Showing posts with label trade secrets. Show all posts
Showing posts with label trade secrets. Show all posts

Wednesday, July 6, 2022

Belgian-waffle makers battle over whose doughy goodness won pride of place on Oprah's list

PxHere CC0
Two Massachusetts business are embroiled in a mouth-watering lawsuit over waffles and Oprah.

Oprah's 2021 "favorite things" featured "Eastern Standard Provisions Gourmet Liège Belgian Waffle Gift Box." Yum.

Eastern Standard Provisions is based in Waltham, Mass., and lists its "Classic Liège Belgian Waffles" for sale online. Here's the pitch:

Our artisanal Classic Liège Belgian Waffles are crafted with real butter and pearl sugar imported from Belgium for a light, sweet crunch. Our Classic Liège Belgian Waffles are different than other waffles you may be used to. Most waffles are made with batter, but our Classic Liège Belgian Waffles are made from dough delivering a soft, brioche-like texture and a one-of-a-kind waffle experience.

This is not Eastern Standard's Oprah debut. Its "artisanal soft pretzels" made the grade in 2019.

But wait. Based in Attleboro, Mass., the Burgundian gourmet street-food brassiere claims in a lawsuit (via WCVB) that Oprah picked Burgundian waffles for the list, because Eastern Standard ripped off the Burgundian recipe it had learned under a non-disclosure agreement when the two explored a co-branding venture.

According to the lawsuit, Burgundian founder Shane Matlock learned how to make the Liège waffles while serving in the U.S. Army, when, for three of 15 years, he was stationed on the France-Belgium border, and, the Burgundian website says, he premiered the waffles in Providence, Rhode Island (my home state, near Attleboro) in 2017.

All I know for sure is that I now have a craving for waffles.

The case is The Burgundian LLC v. Hawthorne Food Co. (Mass. Super. Ct. Suffolk Dep't Bus. Litig. Sess. filed Feb. 3, 2022).  The plaintiff alleges, inter alia, breach of contract, violation of state trade secret law, passing off, false advertising, and unfair trade practices.

Monday, October 19, 2020

Court: Irish officials must justify non-disclosure under FOIA exemption for commercial information

Ireland Supreme Court chamber (Michael Foley CC BY-NC-ND 4.0)
In two judgments in late September, the Supreme Court of Ireland ruled that Freedom of Information Act (FOIA) of 2014 exemption for confidential commercial information is not mandatory and that public entities relying on the exemption "must explain why the public interest does not justify release."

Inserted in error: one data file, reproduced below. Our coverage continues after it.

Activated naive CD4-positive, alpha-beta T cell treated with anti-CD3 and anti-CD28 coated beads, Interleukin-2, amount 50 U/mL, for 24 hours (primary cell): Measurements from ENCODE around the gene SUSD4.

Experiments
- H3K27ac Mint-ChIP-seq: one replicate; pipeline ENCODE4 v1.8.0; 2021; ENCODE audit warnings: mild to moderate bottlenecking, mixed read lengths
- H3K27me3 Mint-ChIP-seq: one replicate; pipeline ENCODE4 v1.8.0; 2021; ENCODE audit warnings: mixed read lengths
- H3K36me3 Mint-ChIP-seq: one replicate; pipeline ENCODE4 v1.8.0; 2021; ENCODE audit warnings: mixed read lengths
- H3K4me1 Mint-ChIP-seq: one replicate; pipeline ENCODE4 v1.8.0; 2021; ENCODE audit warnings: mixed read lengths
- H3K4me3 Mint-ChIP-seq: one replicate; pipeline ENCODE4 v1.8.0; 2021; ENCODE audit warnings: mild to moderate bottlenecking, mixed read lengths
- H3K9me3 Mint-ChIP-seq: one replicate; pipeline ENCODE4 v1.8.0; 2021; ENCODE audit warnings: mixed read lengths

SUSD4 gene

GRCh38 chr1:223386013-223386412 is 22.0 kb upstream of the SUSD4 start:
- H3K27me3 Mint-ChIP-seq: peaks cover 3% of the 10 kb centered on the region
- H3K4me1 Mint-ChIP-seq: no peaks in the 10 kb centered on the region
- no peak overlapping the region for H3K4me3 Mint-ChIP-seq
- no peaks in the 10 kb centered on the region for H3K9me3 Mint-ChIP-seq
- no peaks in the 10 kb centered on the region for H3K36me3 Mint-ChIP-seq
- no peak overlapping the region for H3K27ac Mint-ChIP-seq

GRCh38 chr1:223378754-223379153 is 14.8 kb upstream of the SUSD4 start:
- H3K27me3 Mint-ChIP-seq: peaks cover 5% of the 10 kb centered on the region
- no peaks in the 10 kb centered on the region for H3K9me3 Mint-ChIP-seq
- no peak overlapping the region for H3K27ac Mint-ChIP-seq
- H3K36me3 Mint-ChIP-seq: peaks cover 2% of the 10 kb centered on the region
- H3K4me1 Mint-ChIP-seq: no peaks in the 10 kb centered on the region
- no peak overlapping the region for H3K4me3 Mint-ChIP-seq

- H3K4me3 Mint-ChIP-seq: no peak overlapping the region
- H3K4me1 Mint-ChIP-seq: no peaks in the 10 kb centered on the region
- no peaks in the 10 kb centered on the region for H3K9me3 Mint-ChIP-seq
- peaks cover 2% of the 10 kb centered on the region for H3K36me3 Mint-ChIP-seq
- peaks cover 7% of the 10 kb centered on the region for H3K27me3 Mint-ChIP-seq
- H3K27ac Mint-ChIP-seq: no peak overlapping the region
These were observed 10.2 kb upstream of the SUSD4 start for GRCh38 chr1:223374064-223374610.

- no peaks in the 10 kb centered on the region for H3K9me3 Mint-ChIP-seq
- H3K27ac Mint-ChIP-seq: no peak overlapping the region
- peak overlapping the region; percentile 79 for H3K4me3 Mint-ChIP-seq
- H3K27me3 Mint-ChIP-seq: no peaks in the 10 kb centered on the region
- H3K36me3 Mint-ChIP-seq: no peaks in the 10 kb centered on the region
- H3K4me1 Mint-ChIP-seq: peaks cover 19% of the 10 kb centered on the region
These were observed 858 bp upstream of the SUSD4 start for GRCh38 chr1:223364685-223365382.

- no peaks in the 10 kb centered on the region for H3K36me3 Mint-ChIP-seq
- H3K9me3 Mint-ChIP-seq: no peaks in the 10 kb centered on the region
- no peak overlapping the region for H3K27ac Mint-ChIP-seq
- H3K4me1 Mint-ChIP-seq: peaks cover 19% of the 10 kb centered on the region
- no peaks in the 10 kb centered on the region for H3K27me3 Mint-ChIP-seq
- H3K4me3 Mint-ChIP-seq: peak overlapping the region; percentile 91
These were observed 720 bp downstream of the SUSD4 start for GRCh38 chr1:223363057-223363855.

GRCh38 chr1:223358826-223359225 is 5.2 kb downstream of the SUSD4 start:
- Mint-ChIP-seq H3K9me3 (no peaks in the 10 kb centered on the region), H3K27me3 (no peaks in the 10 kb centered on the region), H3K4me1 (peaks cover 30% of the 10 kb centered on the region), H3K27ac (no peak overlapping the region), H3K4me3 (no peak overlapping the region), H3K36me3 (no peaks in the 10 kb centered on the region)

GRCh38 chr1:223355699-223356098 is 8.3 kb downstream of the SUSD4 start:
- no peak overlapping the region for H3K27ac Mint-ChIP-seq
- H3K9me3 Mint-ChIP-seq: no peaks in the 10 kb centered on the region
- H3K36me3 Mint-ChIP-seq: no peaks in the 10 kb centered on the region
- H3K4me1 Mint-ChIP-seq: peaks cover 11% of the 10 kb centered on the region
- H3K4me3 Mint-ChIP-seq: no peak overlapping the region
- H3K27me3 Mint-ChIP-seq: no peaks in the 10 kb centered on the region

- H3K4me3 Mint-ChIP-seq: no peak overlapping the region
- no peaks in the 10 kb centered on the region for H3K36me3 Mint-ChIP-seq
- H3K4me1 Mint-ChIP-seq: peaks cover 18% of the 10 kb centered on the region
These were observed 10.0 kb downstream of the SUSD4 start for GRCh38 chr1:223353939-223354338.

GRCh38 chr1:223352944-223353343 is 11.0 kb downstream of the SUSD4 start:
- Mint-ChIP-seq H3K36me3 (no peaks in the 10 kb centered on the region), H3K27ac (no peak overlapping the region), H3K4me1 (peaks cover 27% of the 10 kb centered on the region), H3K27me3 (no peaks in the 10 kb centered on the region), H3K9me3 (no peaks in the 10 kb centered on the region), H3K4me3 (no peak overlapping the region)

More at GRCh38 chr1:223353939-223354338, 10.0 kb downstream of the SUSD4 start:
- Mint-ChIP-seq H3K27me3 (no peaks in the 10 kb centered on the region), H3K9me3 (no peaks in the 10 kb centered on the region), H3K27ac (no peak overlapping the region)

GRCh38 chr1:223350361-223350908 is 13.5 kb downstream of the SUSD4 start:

In both cases, public entities responding to record requests had been permitted to rely on the prima facie application of the exemption.  That approach fell short of the Irish FOIA's legislative command, the Supreme Court reasoned, because the record requesters were given no information with which to test the validity of the exemption.  The Supreme Court reversed and remanded.

Federal and state FOIAs in the United States also exempt from disclosure confidential information that private entities supply to government when disclosure would jeopardize the private entity's competitive position.  The exemptions operate also to shield public information from disclosure that would jeopardize the government's own competitive position as an actor in the private marketplace.

The U.S. FOIA does not, and state FOIAs typically do not, require that a public agency independently test confidential-information exemption against the public interest in disclosure, essentially second-guessing private owners' confidentiality designations.  To the contrary, legislative exemptions in some states are mandatory, and not, as U.S. FOIA exemptions are, committed to administrative discretion.  Current federal policy permits the disclosure of some statutorily exempt records, but the U.S. Department of Justice (DOJ) counsels agencies to engage in "full and deliberate" analysis of competing interests.  As to federal exemption 4, for confidential information, the DOJ has opined that such information "would not ordinarily be the subject of discretionary FOIA disclosure."

University College Cork, 2019 (Michael O'Sheil CC BY-SA 4.0)
However, unlike U.S. FOIA exemption 4 ("trade secrets and commercial or financial information obtained from a person and privileged or confidential," 5 U.S.C. § 552(b)(4)), the Irish exemption for confidential information is limited by a "public interest override."  According to the Irish law, the exemption does not apply when according to the agency "head concerned, the public interest would, on balance, be better served by granting than by refusing to grant the FOI request."  Public interest overrides favoring disclosure are uncommon in U.S. access-to-information law, except in balancing analyses involving personnel records.

Journalist Gavin Sheridan, 2014 (Markus ›fin‹ Hametner CC BY 2.0)
Decided on September 25, 2020, both cases in Ireland involved journalistic investigations.  In Minister for Communications, Energy and Natural Resources v. Information Commissioner, [2020] IESC 57, journalist, FOI advocate, and founding CEO of Vizlegal, a legal information service provider, Gavin Sheridan (recent profile at The Attic) sought access to a state contract with service wholesaler E-Nasc Éireann Teoranta (eNet) to provide public access to fibre-optic-cable infrastructure.  In University College Cork v. Information Commissioner, [2020] IESC 58, news broadcaster RTÉ sought information about a €100m loan by the European Investment Bank to the National University of Ireland, Cork.  Both court opinions were authored by Justice Marie Baker, herself a U. Cork alumna, with four other justices concurring.